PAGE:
2.15      The Australian Financial Security Agency (AFSA) points to a growth in the proportion of SACCs and similar debts in the total debts of personal bankruptcies and insolvencies.[10] In 2017–18:

Bankrupts owed a median of $1,200 to payday lenders. 1,891 bankrupt estates included debts to payday lenders, which is around 17 per cent of bankrupt estates. Debt agreement debtors owed a median of $950 to payday lenders, and that occurred in around 40 per cent of debt agreements.[11]

2.16      Both the Tasmanian Council of Social Service and Anglicare Tasmania quote North's figure of 22 per cent of Tasmanian households using SACC loans in 2015.[12] North points out that the level of borrower households by state appears to correspond to the average household income by state: in particular Tasmania has the lowest average household income and the highest use of these loans.[13]

2.17      This growth is not just in terms of volume or value. The market has also grown in terms of product variation, including a strong online presence.[14] The Salvation Army has found that payday loans are featuring more in their casework:

Over [the last 10 years] the number of clients we had who accessed them moved from six per cent to 13 per cent—more than doubled over that period—and the amount of debt that was outstanding tripled over that same period.[15]

2.18      Meanwhile, there appears to be a generational shift away from credit cards to other forms of credit, particularly buy now pay later products.[16] Younger consumers may be incurring higher levels of debt than previously.[17]

2.19      However, old problems also persist:

Credit card debt is still by far the No. 1 form of presenting debt that we have with people coming to our service. It always has been. It is the most concerning type of debt that we deal with. It has been and certainly still is. It's interesting you comment about the older demographic because it is true. We've noticed quite a change in our research over the last 10 years. That over-55-year-old age group has more and more credit card debt and they are still in rental accommodation longer than they have been in the past.[18]

2.20      Recently, high-profile legal cases, like a class action against Cash Converters, have revealed unconscionable conduct by several firms and considerable detriment to users of credit and financial products.[19]

Regulation and research

2.21      There have been several moves to protect consumers by regulating the sector.


2.22      Commencing in 2010, the National Consumer Credit Protection Act 2009 (the National Credit Act), and Schedule 1 to that act (the National Credit Code), improved protection for borrowers and included measures to deter predatory lending practices.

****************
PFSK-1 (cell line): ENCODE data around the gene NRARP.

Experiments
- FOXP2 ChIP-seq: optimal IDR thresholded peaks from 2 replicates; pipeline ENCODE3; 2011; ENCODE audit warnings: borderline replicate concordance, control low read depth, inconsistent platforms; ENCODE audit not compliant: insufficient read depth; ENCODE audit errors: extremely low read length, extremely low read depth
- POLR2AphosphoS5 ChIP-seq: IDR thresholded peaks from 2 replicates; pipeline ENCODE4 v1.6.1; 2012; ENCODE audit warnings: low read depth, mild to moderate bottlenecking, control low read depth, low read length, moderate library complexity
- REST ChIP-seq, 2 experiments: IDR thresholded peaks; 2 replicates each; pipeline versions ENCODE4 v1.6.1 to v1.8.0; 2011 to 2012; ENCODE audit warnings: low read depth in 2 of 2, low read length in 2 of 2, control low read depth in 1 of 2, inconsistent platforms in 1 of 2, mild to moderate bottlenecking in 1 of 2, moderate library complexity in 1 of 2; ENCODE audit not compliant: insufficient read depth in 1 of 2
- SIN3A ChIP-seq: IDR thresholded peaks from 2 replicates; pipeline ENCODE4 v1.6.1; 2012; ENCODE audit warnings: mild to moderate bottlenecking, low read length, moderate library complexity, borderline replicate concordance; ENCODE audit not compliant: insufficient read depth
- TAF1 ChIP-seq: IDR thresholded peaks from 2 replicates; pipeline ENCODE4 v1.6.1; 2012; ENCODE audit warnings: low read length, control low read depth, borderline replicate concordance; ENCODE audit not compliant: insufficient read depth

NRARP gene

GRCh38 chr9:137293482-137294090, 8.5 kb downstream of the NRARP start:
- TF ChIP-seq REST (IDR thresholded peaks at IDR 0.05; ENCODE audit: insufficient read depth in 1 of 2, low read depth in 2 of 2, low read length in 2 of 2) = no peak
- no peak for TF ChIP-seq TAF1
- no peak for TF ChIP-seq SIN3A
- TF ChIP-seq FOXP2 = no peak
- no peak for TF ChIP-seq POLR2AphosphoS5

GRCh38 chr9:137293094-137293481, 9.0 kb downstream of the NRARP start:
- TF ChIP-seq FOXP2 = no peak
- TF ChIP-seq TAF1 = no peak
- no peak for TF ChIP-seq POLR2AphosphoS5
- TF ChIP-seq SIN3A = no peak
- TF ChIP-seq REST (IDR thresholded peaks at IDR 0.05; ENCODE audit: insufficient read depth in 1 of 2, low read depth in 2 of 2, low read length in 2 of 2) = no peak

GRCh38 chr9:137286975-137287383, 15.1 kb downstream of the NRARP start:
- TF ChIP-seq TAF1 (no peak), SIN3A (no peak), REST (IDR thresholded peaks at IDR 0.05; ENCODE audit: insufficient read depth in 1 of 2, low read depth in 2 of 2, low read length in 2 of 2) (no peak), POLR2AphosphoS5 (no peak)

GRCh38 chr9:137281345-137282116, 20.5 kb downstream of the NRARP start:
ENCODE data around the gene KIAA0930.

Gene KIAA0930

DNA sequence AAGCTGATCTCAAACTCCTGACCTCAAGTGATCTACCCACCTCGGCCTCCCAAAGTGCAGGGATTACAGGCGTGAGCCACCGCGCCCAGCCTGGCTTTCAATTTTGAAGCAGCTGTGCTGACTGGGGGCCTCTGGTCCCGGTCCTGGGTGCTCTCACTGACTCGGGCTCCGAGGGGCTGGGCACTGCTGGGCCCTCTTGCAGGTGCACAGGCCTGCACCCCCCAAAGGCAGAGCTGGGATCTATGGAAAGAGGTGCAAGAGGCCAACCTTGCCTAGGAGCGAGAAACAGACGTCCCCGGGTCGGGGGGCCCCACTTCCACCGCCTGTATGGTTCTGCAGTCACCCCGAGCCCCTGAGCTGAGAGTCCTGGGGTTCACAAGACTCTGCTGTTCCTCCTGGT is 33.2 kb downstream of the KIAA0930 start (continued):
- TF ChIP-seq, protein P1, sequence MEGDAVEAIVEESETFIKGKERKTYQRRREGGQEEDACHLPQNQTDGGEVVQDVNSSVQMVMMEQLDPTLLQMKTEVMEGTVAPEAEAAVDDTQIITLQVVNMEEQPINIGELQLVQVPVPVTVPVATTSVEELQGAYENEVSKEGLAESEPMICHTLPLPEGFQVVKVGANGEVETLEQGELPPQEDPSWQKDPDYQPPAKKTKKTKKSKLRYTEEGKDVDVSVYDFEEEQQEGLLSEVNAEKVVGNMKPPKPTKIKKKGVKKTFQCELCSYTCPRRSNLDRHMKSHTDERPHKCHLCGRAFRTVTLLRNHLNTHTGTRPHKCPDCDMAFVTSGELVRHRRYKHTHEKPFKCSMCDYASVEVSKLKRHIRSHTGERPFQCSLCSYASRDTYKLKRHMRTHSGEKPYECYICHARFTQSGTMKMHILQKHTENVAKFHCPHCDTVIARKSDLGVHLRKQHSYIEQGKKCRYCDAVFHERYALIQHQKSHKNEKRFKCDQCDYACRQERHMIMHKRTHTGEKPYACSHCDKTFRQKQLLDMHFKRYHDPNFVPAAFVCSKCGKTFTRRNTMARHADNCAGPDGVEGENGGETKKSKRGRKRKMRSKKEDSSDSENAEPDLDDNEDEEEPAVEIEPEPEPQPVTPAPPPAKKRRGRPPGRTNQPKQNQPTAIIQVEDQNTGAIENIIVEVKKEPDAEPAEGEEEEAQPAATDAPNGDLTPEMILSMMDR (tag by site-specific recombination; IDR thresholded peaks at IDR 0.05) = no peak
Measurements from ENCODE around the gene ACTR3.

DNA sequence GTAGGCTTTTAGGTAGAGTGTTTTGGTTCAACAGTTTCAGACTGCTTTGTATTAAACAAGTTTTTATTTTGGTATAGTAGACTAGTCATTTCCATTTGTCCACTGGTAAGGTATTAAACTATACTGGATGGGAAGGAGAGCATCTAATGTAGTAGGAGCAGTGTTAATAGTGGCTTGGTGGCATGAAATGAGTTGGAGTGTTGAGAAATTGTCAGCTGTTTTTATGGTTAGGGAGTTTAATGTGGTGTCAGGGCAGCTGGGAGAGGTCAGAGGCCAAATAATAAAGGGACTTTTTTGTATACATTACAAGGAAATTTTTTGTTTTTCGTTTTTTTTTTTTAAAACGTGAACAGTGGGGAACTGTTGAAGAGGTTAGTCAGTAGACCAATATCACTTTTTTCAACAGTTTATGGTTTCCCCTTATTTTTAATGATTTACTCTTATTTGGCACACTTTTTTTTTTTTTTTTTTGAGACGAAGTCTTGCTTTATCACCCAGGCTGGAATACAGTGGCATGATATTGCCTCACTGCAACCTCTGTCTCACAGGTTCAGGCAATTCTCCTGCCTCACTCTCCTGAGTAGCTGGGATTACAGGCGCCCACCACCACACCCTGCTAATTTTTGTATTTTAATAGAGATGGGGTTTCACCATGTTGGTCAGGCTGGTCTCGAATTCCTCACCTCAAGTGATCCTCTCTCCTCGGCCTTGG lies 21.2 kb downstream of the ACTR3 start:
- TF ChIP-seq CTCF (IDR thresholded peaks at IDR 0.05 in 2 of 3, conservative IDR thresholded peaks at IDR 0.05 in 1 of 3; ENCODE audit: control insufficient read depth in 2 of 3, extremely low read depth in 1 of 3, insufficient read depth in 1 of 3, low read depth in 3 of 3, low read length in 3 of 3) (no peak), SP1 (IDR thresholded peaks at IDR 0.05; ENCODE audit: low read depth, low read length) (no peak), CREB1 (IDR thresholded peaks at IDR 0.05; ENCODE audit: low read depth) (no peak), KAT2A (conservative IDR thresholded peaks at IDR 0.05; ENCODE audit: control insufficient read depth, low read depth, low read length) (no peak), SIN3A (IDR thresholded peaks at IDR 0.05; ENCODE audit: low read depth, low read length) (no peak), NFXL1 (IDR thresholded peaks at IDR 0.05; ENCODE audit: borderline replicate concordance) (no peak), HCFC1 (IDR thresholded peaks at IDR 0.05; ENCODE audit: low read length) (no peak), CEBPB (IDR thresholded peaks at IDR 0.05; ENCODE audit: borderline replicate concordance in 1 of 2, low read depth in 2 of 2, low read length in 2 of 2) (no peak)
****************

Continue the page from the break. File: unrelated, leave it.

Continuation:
2.23      Following the introduction of the National Credit Act, the Consumer Credit Legislation Amendment (Enhancements) Act 2012 (the Enhancements Act) created additional protections for vulnerable consumers in the small amount lending sector. Among other measures, the Act required lenders to examine the financial situation of the borrower; it limited total repayments to 20 per cent of income; and it capped costs at a 20 per cent establishment fee plus 4 per cent a month. It also set out circumstances in which a loan would be presumed to be unsuitable, such as that the client is already in default on other loans.

2.24      The Bankruptcy Legislation (Debt Agreement Reform) Act 2018 commences in June 2019. It extends the powers of the Inspector-General in Bankruptcy to supervise debt agreement administrators, among other reforms to the system.

2.25      The Treasury Laws Amendment (Design and Distribution Obligations and Product Intervention Powers) Bill 2018, which is currently before the Parliament, would cover some, but not necessarily all, of the products discussed below. The bill creates an obligation for designers and distributors of certain financial products to define a target market and ensure that the product is marketed only within that market. It gives the Australian Securities and Investments Commission (ASIC) the power to withdraw a product temporarily from the market where it sees the prospect of consumer harm from the product.

2.26      There have been calls to extend the bill to all products regulated under the Australian Securities and Investments Commission Act 2001 (the ASIC Act) and the National Credit Act. This would mean that the design and distribution obligations and product intervention powers would cover credit products, buy now pay later products, and products that are substitutes for products regulated under the Corporations Act and the National Credit Act. These obligations would complement the responsible lending obligations and the obligations on financial advisers to act in the best interests of the customer (which apply to individuals rather than products). A broader coverage would mean that the bill was simpler and therefore more easily enforced.[20]  It was, however, noted that the bill had been drafted so that it was easy to add products to the regime by regulation.[21]